Two projects to shore up and improve Highway 1 are finishing on time and on budget, Caltrans officials said at a ribbon-cutting for the Elephant Trunk retaining wall and Cow Cliffs viaduct, Thursday at the Ragged Point Inn.
The Elephant Trunk project, about a mile north of Ragged Point, is designed to restore and buttress the highway against rockslides. It’s below the highway, where the cliffs head down to meet the Pacific Ocean.
“You don’t really see the wall because it’s below where your visual range is, unless you get out of your car,” said project engineer Susan Lazon.
The $9.5 million retaining wall was built by John Madonna Construction of San Luis Obispo and came in ahead of schedule; it had been targeted for winter completion.
Work is scheduled to be completed this week on the Elephant Trunk project and next week on the half-mile Cow Cliffs viaduct, some 31 miles farther north in Monterey County, north of Big Creek Bridge. RGW Construction of Livermore was the contractor for that $3.9 million project, which Caltrans District 5 construction chief Tim Campbell described as a bridge over a landslide.
District 5 includes Monterey, Santa Cruz, San Luis Obispo, San Benito and Santa Barbara counties.
“It will help with safety and it will help with the flow of the highway,” said Susana Cruz, Caltrans public information officer. “Highway 1 used to close for three months at a time,” but with the continuing improvements, “the slides seem to be less and less.”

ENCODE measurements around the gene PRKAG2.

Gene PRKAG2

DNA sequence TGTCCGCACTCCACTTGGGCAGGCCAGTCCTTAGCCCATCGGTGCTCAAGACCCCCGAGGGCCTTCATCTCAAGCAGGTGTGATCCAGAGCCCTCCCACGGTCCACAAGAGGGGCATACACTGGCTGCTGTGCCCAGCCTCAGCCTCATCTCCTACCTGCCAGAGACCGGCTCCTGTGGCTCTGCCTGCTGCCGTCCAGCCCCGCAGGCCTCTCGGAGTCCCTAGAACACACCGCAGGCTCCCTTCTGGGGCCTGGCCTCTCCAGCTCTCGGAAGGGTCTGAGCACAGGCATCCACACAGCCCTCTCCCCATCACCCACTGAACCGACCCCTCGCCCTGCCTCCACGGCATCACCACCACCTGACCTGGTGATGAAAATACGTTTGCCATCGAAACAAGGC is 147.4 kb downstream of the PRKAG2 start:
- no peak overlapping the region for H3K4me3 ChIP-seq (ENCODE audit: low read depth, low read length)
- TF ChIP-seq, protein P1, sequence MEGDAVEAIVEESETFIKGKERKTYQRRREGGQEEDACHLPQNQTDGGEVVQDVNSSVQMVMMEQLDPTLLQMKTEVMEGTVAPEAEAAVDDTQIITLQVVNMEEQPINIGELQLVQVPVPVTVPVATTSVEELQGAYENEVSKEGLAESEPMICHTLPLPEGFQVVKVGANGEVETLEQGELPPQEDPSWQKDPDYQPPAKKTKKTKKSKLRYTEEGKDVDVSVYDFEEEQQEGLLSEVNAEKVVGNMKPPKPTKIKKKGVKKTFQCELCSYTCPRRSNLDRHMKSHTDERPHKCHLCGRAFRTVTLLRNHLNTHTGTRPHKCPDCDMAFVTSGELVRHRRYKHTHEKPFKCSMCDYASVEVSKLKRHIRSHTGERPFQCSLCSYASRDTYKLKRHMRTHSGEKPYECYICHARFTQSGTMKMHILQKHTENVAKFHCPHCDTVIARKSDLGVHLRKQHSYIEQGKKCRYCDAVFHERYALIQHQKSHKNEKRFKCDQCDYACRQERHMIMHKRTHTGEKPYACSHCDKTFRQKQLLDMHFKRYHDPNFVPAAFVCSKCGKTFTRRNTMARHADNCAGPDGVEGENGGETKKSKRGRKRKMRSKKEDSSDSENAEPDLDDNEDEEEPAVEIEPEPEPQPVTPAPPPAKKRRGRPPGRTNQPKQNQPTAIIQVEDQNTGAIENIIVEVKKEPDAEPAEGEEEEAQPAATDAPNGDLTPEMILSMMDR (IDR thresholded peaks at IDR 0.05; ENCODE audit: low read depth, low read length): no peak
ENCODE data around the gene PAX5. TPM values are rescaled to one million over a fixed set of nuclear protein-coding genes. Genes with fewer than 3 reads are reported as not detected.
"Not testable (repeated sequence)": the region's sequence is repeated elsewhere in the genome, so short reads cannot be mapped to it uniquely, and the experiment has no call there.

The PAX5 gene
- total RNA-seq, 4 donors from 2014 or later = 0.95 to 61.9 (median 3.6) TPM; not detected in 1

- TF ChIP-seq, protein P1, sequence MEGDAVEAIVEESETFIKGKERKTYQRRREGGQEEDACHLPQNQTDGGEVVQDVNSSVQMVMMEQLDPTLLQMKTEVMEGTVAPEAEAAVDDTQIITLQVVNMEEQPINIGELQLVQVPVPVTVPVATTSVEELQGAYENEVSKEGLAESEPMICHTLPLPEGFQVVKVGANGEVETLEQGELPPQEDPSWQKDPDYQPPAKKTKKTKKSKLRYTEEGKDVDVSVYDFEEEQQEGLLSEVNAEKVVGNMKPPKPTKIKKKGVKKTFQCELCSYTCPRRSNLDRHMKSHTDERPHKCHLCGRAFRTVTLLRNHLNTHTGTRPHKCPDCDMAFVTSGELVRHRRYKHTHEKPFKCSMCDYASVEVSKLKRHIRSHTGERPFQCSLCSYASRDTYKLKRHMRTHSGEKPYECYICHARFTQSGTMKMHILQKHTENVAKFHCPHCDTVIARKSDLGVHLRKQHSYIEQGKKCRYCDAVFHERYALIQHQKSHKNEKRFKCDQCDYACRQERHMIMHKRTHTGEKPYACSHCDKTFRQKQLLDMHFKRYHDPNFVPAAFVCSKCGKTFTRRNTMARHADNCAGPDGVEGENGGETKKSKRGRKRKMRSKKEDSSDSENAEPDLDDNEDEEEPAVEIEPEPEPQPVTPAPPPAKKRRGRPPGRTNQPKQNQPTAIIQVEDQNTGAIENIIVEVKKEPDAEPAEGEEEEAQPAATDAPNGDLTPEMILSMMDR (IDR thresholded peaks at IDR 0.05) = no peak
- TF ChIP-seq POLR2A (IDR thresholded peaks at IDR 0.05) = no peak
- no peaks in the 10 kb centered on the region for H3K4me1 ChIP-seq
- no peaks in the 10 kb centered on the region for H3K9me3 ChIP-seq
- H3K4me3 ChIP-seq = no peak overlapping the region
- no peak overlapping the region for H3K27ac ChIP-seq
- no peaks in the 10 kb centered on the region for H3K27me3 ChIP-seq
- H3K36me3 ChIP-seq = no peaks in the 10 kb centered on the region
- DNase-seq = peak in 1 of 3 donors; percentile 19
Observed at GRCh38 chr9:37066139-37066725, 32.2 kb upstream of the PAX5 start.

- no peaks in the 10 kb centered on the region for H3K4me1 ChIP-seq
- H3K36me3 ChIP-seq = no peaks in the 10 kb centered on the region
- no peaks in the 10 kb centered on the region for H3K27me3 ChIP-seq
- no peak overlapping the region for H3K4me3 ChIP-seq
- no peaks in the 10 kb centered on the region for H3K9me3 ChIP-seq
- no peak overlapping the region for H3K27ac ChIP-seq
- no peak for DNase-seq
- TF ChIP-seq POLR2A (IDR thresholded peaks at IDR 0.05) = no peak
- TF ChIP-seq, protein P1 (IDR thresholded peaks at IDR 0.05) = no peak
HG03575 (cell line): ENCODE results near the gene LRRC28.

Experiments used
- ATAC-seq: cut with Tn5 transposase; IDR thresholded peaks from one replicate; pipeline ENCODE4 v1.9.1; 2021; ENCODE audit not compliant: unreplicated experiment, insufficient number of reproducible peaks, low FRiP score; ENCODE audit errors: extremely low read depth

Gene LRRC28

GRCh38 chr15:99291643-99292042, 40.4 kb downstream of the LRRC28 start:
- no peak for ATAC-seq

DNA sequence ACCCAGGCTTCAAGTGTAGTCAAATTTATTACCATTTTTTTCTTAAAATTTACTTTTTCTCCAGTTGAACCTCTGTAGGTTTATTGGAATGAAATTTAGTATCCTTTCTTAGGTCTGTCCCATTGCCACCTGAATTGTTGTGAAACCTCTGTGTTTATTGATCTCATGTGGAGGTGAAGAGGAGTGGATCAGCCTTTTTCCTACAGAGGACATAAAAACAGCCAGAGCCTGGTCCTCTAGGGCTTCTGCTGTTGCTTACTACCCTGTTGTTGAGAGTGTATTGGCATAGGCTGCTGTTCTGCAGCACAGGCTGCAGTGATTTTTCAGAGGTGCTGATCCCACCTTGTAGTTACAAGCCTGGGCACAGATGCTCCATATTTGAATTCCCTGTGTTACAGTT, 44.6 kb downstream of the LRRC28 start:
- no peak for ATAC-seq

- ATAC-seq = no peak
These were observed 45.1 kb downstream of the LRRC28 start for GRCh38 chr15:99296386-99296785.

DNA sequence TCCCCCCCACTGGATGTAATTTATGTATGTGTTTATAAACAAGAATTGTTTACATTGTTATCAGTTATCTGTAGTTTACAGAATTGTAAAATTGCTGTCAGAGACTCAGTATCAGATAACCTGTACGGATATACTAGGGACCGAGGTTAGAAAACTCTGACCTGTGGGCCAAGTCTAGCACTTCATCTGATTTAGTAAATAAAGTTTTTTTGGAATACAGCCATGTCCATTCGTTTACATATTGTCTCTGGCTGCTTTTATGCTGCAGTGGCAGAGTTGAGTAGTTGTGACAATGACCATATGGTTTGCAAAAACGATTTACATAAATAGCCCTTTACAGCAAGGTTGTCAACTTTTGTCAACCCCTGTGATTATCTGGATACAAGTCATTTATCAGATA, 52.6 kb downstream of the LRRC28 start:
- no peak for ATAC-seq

In addition to Campbell, those who spoke at the ribbon-cutting included contractors John Madonna and Miles Miessner; Cheri McKee of Supervisor Bruce Gibson’s office; Kirk Gaffil, president of the Big Sur Chamber of Commerce.
We’re hanging off the edge of a cliff, really the edge of a continent, and that produces a lot of challenges.
Tim Campbell, Caltrans District 5 construction chief
Campbell spoke about some of the challenges construction workers faced in completing the two projects. For one thing, he said, they had to coordinate their work to provide a minimum of disruption to travelers and businesses along the Highway, which is the only way into or out of places such as Gorda and Ragged Point.
“We’re hanging off the edge of a cliff, really the edge of a continent, and that produces a lot of challenges,” Campbell said. He spoke of “drill rigs hanging off the edge of a slide,” adding that “it’s vitally important that we keep the road open as often as he can.”
Although occasional overnight closures were required in both directions, the majority of the projects were completed using alternating lane closures and one-way traffic signals.